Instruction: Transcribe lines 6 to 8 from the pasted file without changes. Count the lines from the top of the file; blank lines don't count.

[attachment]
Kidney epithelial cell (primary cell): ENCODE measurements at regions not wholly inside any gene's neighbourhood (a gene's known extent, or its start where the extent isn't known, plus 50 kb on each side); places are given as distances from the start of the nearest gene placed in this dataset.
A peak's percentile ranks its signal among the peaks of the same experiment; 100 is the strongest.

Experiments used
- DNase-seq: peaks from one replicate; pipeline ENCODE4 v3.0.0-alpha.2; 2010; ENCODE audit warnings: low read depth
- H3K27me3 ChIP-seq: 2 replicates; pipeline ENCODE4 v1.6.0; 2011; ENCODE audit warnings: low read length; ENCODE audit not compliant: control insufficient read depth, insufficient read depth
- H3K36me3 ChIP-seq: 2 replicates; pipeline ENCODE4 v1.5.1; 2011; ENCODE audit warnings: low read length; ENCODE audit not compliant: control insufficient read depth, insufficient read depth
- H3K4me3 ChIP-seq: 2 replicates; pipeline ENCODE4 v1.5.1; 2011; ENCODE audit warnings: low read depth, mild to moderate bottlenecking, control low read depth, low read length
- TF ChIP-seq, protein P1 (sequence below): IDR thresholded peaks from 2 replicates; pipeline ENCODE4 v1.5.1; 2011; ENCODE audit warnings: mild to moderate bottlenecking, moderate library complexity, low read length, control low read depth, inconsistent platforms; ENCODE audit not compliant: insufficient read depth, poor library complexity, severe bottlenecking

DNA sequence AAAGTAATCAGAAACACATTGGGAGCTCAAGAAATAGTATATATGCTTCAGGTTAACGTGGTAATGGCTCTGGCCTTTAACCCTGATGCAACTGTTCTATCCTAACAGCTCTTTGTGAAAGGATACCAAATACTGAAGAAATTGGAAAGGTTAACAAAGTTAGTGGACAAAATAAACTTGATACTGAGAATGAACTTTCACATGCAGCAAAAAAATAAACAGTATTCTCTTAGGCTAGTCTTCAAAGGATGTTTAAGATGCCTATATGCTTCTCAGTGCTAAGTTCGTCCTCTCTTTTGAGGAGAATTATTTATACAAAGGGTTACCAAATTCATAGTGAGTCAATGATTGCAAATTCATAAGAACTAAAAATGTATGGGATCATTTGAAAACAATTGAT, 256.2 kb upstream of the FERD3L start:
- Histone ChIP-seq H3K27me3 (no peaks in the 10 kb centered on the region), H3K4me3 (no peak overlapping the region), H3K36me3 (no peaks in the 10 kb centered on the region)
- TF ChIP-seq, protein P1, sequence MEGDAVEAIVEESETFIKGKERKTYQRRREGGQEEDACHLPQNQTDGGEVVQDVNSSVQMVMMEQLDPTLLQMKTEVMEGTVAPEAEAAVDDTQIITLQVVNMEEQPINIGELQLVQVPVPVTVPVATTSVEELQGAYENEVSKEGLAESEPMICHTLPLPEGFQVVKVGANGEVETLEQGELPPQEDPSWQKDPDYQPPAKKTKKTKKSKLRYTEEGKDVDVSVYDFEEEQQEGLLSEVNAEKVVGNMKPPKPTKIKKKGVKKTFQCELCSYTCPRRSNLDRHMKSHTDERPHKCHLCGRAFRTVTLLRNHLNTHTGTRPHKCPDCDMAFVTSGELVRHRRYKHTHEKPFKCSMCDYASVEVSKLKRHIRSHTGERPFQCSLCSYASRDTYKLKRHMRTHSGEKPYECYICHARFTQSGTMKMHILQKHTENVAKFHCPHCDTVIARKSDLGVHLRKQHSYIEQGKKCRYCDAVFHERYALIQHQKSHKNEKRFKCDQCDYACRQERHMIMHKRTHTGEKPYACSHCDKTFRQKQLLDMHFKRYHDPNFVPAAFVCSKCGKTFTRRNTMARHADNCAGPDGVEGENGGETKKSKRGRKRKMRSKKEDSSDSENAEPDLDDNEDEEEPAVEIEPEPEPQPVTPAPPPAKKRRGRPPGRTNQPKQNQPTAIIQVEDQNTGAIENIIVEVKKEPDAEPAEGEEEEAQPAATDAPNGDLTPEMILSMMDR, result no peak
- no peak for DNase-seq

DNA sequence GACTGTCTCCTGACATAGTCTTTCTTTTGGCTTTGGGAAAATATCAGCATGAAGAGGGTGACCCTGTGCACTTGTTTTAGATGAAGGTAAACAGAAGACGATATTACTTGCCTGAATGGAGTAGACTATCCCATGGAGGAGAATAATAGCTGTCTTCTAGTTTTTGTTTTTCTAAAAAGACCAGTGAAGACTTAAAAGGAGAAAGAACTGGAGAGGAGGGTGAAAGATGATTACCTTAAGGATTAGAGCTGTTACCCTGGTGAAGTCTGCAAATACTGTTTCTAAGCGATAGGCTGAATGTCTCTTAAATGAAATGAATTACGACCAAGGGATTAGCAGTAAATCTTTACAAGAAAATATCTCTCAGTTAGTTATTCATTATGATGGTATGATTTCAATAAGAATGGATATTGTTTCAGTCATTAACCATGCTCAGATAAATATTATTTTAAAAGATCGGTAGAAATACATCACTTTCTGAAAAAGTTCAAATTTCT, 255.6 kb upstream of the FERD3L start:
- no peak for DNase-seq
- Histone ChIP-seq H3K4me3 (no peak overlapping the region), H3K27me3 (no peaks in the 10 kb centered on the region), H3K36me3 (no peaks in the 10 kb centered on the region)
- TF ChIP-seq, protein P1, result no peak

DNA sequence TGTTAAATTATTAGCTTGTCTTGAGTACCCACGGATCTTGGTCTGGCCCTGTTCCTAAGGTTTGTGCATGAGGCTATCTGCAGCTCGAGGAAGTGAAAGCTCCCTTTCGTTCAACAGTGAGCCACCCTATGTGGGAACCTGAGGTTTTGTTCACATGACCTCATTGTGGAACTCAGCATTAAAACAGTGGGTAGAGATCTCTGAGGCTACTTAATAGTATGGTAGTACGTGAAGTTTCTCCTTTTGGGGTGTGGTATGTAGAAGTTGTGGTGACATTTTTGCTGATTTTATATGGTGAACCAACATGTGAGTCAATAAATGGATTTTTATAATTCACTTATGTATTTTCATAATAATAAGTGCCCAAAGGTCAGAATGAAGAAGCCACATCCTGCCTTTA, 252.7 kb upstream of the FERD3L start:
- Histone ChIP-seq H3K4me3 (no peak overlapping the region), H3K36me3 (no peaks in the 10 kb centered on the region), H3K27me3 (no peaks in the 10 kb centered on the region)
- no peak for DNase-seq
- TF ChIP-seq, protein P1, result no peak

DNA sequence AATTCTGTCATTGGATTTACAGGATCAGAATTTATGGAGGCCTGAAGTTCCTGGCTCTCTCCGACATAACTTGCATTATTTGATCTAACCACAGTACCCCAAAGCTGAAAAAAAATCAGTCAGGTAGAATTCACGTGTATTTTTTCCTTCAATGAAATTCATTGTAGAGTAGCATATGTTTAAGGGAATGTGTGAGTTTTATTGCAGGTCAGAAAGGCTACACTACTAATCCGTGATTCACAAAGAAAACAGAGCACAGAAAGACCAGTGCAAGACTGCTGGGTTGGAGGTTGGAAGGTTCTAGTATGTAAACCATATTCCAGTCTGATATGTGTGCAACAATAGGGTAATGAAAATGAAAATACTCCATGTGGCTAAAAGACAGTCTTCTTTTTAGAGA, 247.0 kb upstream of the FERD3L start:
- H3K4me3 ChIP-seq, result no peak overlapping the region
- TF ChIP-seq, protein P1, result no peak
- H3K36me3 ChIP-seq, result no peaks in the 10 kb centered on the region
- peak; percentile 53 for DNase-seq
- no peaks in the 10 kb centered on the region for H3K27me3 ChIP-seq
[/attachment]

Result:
- H3K36me3 ChIP-seq: 2 replicates; pipeline ENCODE4 v1.5.1; 2011; ENCODE audit warnings: low read length; ENCODE audit not compliant: control insufficient read depth, insufficient read depth
- H3K4me3 ChIP-seq: 2 replicates; pipeline ENCODE4 v1.5.1; 2011; ENCODE audit warnings: low read depth, mild to moderate bottlenecking, control low read depth, low read length
- TF ChIP-seq, protein P1 (sequence below): IDR thresholded peaks from 2 replicates; pipeline ENCODE4 v1.5.1; 2011; ENCODE audit warnings: mild to moderate bottlenecking, moderate library complexity, low read length, control low read depth, inconsistent platforms; ENCODE audit not compliant: insufficient read depth, poor library complexity, severe bottlenecking